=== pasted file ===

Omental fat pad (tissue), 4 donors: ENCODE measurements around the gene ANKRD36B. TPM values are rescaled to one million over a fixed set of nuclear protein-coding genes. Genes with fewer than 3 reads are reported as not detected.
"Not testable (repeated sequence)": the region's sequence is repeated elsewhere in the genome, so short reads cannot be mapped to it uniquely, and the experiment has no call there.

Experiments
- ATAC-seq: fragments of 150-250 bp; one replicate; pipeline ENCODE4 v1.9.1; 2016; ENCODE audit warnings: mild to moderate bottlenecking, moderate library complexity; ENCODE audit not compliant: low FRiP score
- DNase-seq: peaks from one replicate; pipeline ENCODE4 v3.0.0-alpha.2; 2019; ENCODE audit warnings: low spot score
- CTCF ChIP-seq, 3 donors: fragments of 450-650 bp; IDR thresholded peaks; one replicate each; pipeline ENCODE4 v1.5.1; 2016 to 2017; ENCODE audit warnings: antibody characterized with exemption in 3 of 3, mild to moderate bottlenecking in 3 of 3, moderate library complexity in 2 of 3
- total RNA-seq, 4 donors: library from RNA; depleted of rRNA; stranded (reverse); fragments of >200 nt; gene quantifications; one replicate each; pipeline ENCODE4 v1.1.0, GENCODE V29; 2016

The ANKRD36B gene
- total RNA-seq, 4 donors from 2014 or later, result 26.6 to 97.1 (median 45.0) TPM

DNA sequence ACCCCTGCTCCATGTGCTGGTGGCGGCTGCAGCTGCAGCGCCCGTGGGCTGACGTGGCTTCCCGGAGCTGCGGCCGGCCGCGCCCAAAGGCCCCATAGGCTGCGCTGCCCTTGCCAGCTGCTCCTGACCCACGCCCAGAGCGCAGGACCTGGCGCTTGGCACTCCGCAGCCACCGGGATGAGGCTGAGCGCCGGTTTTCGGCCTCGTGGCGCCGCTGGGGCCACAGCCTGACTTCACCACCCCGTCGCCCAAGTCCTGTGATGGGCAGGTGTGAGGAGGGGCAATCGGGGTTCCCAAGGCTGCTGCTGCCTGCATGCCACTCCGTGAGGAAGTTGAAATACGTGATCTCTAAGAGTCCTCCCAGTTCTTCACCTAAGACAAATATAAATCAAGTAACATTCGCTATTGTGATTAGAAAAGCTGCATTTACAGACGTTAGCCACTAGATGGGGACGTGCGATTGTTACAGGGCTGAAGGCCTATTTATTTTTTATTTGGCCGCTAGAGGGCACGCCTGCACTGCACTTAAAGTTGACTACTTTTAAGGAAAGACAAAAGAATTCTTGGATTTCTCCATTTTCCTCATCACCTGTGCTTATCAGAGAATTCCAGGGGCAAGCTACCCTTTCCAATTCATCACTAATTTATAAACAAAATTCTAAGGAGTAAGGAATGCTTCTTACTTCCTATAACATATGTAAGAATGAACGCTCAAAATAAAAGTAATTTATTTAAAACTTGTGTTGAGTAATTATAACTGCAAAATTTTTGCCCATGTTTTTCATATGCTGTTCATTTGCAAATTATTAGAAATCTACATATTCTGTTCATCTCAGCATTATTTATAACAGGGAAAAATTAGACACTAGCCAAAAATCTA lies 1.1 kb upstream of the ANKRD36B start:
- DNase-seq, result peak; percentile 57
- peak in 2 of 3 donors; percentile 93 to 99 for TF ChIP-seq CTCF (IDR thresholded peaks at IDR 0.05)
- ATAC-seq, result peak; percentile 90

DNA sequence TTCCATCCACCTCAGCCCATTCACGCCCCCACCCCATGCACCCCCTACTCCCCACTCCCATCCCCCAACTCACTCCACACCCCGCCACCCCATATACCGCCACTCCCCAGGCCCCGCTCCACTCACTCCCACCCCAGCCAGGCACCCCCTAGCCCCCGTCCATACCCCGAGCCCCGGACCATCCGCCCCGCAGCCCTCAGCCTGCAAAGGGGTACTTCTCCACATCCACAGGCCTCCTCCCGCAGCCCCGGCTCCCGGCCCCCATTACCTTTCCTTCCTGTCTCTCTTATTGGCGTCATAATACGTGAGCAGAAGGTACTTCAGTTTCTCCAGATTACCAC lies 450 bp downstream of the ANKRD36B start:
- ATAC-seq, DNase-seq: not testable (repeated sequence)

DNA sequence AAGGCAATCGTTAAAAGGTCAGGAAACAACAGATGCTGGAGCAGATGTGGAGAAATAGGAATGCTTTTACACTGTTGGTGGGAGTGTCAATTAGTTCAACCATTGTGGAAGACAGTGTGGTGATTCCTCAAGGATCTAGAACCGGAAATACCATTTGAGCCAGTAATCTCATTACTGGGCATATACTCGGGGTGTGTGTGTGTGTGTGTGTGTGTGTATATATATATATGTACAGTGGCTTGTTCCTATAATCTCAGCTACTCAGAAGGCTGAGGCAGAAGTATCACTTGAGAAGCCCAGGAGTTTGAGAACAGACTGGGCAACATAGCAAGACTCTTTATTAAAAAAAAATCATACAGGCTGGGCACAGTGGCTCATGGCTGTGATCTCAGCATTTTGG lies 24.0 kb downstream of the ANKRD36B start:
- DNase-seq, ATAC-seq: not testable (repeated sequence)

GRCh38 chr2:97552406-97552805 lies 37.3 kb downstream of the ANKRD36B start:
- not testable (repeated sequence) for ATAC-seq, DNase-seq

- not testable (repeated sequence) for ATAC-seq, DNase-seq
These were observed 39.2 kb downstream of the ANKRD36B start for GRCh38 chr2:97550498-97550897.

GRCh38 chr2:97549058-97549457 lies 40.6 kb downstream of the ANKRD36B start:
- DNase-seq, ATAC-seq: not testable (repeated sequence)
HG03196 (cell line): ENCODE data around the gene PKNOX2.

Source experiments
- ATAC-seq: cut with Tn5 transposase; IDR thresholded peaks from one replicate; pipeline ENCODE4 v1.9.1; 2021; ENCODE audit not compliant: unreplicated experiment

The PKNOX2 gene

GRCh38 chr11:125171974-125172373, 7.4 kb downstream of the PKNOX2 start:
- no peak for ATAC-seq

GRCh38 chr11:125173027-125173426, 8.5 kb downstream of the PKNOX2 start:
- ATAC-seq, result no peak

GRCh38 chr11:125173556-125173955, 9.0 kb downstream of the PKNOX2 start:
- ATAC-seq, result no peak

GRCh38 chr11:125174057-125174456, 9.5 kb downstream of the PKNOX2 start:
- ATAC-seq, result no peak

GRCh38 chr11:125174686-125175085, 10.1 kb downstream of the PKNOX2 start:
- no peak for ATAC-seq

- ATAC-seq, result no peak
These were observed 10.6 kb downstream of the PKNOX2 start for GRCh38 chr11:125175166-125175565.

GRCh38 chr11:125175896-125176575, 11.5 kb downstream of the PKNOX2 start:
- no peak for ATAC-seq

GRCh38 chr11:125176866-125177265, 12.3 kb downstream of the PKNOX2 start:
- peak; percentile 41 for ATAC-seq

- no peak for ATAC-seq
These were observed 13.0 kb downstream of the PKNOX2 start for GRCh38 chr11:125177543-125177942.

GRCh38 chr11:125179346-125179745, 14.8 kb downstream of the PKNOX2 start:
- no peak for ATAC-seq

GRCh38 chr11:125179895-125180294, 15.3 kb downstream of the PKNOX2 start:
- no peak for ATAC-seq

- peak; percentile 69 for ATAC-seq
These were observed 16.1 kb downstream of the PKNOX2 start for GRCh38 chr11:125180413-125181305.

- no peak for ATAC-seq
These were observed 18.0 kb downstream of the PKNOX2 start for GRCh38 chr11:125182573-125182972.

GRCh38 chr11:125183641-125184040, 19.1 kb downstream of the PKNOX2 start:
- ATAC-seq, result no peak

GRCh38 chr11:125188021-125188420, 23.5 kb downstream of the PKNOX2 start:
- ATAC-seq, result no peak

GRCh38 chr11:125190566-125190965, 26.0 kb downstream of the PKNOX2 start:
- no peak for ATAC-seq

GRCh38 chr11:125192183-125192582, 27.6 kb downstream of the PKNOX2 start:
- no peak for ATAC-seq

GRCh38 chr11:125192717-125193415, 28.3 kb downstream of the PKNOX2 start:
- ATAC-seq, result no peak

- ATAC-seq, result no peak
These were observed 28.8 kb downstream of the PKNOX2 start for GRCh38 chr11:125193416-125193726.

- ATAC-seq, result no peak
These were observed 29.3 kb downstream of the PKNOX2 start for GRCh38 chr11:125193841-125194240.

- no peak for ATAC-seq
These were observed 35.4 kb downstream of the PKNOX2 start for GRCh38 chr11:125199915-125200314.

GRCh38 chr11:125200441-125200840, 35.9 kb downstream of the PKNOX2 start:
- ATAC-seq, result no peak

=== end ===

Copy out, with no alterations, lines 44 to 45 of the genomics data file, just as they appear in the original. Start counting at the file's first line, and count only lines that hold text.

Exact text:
- no peak for ATAC-seq
These were observed 13.0 kb downstream of the PKNOX2 start for GRCh38 chr11:125177543-125177942.